Health risks

PFAS are among the most persistent compounds in existence, contaminating everything from drinking water to food, food packaging and personal care products. PFAS build up in our bodies and never break down in the environment. They are found in the blood of virtually everyone, including newborn babies.

Very low doses of PFAS in drinking water have been linked to suppression of the immune system, including reduced vaccine efficacy, and an increased risk of certain cancers. PFAS are linked with increased cholesterol, reproductive and developmental problems and other health harms.

More than 200 million Americans could be drinking water contaminated with PFAS. The problem is likely worse than has already been confirmed, further underscoring the need for swift regulatory action.

“The EPA needs to move swiftly to set regulations for the industries most likely to be dumping PFAS into the environment. Downstream communities especially have suffered the consequences of unregulated PFAS discharges for far too long,” added Faber.

The Environmental Working Group is a nonprofit, non-partisan organization that empowers people to live healthier lives in a healthier environment. Through research, advocacy and unique education tools, EWG drives consumer choice and civic action.

 


Featured image: “Wonder Bread, 1961 – Advertising Postcard” by Shook Photos is licensed under CC BY 2.0.

An Environmental Defender Is Killed Every Two Days

An Environmental Defender Is Killed Every Two Days

Editor’s Note: Although it is taught in college, there are no business ethics. Industries have no morals. Their only purpose is to make money. There is no honor among thieves. If they have to kill to make a profit, so be it. It is most easily seen in the military industrial complex.

“War is a racket. It always has been. It is possibly the oldest, easily the most profitable, surely the most vicious”. – Major General Smedley Butler

Civilization is raging a war against nature. If people get in the way of that destruction they will be violently removed, which can lead to their death. As this report shows, this is a reality in most of the world. We as defenders must be aware of this and prepare ourselves to protect ourselves because in most states the perpetrators are not prosecuted. We honor our fallen heroes and strive to bring the criminals to justice.


By Brett Wilkins / Common Dreams

“All over the world, Indigenous peoples and environmental defenders risk their lives for the fight against climate change and biodiversity loss,” said the head of Global Witness.

The advocacy group Global Witness on Thursday marked 10 years of collecting data on slain environmental defenders by publishing a new report revealing that at least 1,733 people have been killed over the past decade — a rate of one murder every two days.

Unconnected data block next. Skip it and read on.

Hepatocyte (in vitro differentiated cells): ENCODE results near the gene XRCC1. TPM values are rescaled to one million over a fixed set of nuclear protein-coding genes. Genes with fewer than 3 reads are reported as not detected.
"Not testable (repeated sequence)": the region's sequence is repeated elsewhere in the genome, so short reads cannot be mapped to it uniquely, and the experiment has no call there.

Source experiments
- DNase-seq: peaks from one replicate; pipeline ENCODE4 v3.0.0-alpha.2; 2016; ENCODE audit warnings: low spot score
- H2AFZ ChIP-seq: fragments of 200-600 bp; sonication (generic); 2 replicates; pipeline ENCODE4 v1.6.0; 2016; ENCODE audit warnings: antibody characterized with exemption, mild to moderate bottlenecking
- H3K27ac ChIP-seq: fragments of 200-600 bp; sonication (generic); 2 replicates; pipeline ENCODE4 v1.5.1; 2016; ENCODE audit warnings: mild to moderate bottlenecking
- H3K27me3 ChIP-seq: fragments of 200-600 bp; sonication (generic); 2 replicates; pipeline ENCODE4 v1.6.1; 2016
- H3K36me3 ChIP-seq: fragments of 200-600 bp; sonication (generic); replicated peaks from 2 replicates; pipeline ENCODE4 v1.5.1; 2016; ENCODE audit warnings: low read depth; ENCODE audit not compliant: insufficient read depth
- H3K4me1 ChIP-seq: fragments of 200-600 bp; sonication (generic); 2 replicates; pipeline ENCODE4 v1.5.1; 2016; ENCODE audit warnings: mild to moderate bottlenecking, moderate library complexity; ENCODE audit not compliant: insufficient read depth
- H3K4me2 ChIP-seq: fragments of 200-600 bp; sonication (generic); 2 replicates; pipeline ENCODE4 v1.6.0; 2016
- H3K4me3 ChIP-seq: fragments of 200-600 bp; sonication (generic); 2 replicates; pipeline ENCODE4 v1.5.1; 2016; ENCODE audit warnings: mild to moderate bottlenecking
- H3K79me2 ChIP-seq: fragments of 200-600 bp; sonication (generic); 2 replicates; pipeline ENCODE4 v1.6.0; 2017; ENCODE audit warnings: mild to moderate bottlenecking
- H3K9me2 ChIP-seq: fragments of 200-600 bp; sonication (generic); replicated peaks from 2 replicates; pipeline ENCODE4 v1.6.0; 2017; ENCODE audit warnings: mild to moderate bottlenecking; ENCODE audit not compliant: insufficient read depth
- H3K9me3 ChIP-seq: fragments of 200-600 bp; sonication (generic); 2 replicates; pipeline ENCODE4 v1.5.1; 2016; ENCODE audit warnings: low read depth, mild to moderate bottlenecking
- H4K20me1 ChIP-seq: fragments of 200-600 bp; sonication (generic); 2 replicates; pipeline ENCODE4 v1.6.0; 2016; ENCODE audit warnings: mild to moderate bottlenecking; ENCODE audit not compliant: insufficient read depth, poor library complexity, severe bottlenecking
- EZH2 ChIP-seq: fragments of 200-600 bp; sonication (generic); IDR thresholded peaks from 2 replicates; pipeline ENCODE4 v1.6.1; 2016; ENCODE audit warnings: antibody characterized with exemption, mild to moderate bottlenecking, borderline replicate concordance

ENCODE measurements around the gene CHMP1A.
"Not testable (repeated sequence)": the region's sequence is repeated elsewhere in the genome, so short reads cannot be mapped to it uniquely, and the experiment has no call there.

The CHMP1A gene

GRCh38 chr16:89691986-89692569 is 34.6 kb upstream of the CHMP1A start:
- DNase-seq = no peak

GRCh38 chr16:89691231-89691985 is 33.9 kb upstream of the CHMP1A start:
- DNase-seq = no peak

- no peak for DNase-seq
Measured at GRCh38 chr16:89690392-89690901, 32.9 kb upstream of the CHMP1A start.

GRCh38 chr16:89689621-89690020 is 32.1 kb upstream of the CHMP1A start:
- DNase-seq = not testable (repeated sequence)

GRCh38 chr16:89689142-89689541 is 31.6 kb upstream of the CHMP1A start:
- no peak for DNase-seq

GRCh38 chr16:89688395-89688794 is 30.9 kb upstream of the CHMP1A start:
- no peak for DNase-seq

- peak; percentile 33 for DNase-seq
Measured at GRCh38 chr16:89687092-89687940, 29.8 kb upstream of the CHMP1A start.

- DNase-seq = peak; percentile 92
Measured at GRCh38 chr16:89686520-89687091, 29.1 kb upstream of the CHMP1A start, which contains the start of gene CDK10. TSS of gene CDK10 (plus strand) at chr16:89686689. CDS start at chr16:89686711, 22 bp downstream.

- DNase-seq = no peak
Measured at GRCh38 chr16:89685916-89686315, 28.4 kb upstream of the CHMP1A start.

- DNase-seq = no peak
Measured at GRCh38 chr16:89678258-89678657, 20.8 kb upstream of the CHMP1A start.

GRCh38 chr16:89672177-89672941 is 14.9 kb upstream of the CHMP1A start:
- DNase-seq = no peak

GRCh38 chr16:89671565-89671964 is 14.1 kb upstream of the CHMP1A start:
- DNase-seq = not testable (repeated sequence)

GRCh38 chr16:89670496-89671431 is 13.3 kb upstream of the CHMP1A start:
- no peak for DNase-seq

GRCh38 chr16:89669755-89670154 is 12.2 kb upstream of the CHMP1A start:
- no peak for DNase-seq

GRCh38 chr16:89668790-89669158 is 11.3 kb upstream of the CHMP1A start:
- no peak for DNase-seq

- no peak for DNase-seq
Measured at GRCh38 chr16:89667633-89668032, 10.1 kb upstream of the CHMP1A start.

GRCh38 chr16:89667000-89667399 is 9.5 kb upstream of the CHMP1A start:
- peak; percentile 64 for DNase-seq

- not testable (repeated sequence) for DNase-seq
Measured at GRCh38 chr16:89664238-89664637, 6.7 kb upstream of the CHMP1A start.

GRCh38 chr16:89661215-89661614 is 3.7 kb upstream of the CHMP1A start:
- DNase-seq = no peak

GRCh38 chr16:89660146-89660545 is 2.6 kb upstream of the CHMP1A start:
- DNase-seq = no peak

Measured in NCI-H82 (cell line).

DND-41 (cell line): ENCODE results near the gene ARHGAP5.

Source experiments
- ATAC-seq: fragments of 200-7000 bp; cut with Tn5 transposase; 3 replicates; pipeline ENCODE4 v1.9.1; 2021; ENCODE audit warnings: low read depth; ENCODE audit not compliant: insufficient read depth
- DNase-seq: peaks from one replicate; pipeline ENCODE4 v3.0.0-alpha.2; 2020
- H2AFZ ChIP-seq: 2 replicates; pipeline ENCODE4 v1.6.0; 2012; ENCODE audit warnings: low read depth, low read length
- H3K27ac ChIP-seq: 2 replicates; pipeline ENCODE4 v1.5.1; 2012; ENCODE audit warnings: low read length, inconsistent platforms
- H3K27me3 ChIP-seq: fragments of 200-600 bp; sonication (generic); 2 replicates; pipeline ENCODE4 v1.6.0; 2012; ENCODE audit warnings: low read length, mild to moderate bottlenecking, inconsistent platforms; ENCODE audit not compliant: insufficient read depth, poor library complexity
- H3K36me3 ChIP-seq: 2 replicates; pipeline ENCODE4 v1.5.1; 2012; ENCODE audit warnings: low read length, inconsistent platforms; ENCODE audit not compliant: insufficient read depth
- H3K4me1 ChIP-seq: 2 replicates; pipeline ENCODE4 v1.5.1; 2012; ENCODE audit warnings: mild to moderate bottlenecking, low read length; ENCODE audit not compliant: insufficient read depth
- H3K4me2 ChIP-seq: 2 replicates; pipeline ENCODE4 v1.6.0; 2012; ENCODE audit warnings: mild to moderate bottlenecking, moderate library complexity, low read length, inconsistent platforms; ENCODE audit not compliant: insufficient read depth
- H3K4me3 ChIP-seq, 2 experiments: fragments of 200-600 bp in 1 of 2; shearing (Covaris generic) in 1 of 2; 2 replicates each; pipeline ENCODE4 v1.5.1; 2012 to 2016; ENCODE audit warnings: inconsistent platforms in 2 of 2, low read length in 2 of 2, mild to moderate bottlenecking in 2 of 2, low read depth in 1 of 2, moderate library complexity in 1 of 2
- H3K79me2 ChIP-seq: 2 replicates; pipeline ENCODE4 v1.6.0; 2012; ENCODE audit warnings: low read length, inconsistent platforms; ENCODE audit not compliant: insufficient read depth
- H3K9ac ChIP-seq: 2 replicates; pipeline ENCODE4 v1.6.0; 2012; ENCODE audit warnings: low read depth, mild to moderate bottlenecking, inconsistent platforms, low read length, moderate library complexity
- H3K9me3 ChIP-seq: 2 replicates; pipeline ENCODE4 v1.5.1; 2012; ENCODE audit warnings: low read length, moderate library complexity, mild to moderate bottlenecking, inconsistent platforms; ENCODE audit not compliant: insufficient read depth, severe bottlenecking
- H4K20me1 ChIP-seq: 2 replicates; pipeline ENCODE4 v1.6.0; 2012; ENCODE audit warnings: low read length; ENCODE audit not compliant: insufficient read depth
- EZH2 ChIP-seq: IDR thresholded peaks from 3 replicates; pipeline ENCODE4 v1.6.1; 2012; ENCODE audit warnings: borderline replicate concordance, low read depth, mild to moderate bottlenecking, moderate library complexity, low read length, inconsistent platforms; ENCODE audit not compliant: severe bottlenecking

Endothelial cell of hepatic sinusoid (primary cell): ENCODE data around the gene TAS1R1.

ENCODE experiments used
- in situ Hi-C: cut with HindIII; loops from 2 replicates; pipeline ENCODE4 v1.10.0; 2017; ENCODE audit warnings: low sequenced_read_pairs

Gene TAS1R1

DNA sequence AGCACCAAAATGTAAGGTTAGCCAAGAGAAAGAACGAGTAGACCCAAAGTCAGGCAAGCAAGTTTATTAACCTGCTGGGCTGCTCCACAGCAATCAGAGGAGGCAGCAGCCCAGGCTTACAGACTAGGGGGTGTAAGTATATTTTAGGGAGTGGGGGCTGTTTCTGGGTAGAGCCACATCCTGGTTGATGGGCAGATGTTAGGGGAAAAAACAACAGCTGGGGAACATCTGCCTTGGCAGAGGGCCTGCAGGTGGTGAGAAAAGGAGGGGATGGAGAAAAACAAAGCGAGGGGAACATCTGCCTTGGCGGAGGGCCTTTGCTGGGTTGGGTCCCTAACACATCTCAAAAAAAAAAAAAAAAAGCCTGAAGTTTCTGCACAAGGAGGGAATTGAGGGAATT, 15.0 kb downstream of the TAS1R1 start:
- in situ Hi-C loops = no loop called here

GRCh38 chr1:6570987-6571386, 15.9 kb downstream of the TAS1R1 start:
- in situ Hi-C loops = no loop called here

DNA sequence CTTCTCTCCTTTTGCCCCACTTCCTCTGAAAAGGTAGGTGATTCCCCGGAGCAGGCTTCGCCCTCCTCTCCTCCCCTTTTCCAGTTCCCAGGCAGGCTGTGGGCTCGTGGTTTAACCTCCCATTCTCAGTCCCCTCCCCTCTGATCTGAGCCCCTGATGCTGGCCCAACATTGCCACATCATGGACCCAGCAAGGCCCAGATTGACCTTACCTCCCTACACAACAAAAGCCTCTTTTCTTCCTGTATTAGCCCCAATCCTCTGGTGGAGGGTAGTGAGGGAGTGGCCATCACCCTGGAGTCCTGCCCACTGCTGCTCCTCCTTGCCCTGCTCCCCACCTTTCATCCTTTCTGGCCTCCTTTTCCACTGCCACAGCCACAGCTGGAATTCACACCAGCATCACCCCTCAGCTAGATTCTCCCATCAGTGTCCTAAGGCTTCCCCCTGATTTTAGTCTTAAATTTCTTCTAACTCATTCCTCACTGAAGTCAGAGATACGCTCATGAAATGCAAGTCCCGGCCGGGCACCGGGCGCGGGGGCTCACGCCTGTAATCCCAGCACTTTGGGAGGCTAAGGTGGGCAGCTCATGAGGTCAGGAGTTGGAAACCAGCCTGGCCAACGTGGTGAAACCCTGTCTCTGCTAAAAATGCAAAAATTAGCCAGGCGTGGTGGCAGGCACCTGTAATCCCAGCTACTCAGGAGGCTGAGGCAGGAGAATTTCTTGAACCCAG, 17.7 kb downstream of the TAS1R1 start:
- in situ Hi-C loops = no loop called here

“Our data on killings is likely to be an underestimate, given that many murders go unreported.”

The report — entitled “Decade of Defiance: Ten Years of Reporting Land and Environmental Activism Worldwide” — underscores how land inequality and efforts by governments, corporations, and wealthy individuals to own and control land drives deadly violence against activists.

“All over the world, Indigenous peoples and environmental defenders risk their lives for the fight against climate change and biodiversity loss,” Global Witness CEO Mike Davis said in a statement. “Activists and communities play a crucial role as a first line of defense against ecological collapse, as well as being frontrunners in the campaign to prevent it.”

As the climate emergency worsens, so does the killing, violence, and other repression that come with the capitalistic pursuit of land and the natural resources above and below the soil.

“Driven by the rising demand for food, fuel, and commodities, the last decade has seen an upsurge in land grabs for industries like mining, logging, agribusiness, and infrastructure projects, with local communities rarely consulted or compensated,” the report states.

“The actors colluding to grab land tend to be corporations, foreign investment funds, national and local state officials, and the governments of wealthy yet resource-poor nations looking to cheaply acquire land, harming local populations in the process,” the publication continues.

Global Witness said around 200 activists were murdered around the world in 2021 alone, a decrease from the 227 recorded killings in 2020. Although they make up only around 5% of the world’s population, more than 40% of the deadly attacks on environmental defenders targeted Indigenous people last year.

Mexico suffered 54 slain environmental defenders in 2021, the most of any nation and a marked spike from 30 killings reported there in 2020. Colombia (33), Brazil (26), the Philippines (19), Nicaragua (15), and India (14) all experienced more than 10 reported activist killings last year.

Of the 10 activist murders reported across Africa last year, eight were rangers killed in Congo’s Virunga National Park, where militant groups are fighting for control of resource-rich lands that are also home to some of the world’s last remaining mountain gorillas.

Global Witness cautioned that “our data on killings is likely to be an underestimate, given that many murders go unreported, particularly in rural areas and in particular countries.”

Indian scholar and activist Vandana Shiva said in an introduction to the report that “these numbers are not made real until you hear some of the names of those who died.”


Featured Image: An active jade mine in Hpakant township in Kachin state, northern Myanmar. Image by Arezarni via Creative Commons (CC BY 3.0)

 

Biomass Firms Tell Bright Green Lies

Biomass Firms Tell Bright Green Lies